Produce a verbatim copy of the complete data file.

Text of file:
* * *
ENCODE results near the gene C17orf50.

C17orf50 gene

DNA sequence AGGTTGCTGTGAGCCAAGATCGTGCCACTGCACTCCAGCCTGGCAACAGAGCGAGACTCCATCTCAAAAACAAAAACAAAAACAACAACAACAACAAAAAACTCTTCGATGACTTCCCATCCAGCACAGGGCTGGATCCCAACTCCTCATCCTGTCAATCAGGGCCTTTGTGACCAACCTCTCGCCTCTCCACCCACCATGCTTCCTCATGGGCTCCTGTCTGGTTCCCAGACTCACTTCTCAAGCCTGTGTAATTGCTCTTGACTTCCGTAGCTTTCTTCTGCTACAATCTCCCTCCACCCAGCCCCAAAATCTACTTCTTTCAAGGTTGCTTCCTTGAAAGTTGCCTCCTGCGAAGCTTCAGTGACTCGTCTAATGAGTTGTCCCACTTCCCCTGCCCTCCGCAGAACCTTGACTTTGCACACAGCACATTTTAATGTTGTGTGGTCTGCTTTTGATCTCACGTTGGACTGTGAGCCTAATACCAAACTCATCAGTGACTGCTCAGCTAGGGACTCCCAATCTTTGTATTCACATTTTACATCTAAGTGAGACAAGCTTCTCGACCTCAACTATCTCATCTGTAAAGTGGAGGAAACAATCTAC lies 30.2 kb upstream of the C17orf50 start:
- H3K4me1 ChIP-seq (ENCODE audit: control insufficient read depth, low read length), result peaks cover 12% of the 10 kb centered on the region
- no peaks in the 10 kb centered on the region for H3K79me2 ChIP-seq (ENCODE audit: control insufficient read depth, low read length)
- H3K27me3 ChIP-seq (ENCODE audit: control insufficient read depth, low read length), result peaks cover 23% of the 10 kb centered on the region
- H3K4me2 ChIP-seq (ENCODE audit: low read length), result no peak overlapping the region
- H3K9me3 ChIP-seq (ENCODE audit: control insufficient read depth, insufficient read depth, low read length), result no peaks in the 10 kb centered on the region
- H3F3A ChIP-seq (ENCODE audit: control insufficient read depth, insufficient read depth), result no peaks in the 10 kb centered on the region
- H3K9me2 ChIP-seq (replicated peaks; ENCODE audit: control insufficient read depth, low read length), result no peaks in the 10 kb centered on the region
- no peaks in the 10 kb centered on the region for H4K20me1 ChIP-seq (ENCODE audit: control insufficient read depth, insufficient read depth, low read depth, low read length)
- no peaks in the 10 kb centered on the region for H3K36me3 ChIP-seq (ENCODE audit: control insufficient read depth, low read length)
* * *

ENCODE results near the gene C17orf50.

C17orf50 gene

DNA sequence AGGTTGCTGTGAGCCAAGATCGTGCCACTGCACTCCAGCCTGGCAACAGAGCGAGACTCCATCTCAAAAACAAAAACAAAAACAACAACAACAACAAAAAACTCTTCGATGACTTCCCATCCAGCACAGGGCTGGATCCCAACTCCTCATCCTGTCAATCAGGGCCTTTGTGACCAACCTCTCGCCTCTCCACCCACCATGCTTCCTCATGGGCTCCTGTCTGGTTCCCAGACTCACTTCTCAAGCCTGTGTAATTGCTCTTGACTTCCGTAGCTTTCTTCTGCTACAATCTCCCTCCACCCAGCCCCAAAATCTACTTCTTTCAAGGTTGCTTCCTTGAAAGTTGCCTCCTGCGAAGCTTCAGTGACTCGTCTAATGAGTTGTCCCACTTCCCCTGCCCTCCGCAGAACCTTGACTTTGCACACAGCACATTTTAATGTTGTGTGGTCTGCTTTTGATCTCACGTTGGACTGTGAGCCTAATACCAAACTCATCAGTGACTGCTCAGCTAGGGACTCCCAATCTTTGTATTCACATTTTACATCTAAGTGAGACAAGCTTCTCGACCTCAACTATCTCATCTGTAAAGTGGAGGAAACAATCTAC lies 30.2 kb upstream of the C17orf50 start:
- H3K4me1 ChIP-seq (ENCODE audit: control insufficient read depth, low read length), result peaks cover 12% of the 10 kb centered on the region
- no peaks in the 10 kb centered on the region for H3K79me2 ChIP-seq (ENCODE audit: control insufficient read depth, low read length)
- H3K27me3 ChIP-seq (ENCODE audit: control insufficient read depth, low read length), result peaks cover 23% of the 10 kb centered on the region
- H3K4me2 ChIP-seq (ENCODE audit: low read length), result no peak overlapping the region
- H3K9me3 ChIP-seq (ENCODE audit: control insufficient read depth, insufficient read depth, low read length), result no peaks in the 10 kb centered on the region
- H3F3A ChIP-seq (ENCODE audit: control insufficient read depth, insufficient read depth), result no peaks in the 10 kb centered on the region
- H3K9me2 ChIP-seq (replicated peaks; ENCODE audit: control insufficient read depth, low read length), result no peaks in the 10 kb centered on the region
- no peaks in the 10 kb centered on the region for H4K20me1 ChIP-seq (ENCODE audit: control insufficient read depth, insufficient read depth, low read depth, low read length)
- no peaks in the 10 kb centered on the region for H3K36me3 ChIP-seq (ENCODE audit: control insufficient read depth, low read length)